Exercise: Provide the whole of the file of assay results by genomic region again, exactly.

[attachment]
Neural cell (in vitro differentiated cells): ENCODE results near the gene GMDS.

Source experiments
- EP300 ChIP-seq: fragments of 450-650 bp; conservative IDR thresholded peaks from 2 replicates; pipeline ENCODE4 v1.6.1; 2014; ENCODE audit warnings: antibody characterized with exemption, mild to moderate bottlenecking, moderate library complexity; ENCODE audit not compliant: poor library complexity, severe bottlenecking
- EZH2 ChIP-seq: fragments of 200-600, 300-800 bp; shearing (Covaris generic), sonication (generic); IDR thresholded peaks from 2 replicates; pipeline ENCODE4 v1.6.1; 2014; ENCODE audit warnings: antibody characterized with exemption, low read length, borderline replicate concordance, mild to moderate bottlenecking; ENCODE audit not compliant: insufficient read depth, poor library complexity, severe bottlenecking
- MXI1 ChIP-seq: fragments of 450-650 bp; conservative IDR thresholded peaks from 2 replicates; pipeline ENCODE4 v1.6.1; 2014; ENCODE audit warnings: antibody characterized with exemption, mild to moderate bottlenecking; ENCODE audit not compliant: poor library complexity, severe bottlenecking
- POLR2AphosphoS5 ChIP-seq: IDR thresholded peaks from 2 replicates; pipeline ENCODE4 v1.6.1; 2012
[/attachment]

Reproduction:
Neural cell (in vitro differentiated cells): ENCODE results near the gene GMDS.

Source experiments
- EP300 ChIP-seq: fragments of 450-650 bp; conservative IDR thresholded peaks from 2 replicates; pipeline ENCODE4 v1.6.1; 2014; ENCODE audit warnings: antibody characterized with exemption, mild to moderate bottlenecking, moderate library complexity; ENCODE audit not compliant: poor library complexity, severe bottlenecking
- EZH2 ChIP-seq: fragments of 200-600, 300-800 bp; shearing (Covaris generic), sonication (generic); IDR thresholded peaks from 2 replicates; pipeline ENCODE4 v1.6.1; 2014; ENCODE audit warnings: antibody characterized with exemption, low read length, borderline replicate concordance, mild to moderate bottlenecking; ENCODE audit not compliant: insufficient read depth, poor library complexity, severe bottlenecking
- MXI1 ChIP-seq: fragments of 450-650 bp; conservative IDR thresholded peaks from 2 replicates; pipeline ENCODE4 v1.6.1; 2014; ENCODE audit warnings: antibody characterized with exemption, mild to moderate bottlenecking; ENCODE audit not compliant: poor library complexity, severe bottlenecking
- POLR2AphosphoS5 ChIP-seq: IDR thresholded peaks from 2 replicates; pipeline ENCODE4 v1.6.1; 2012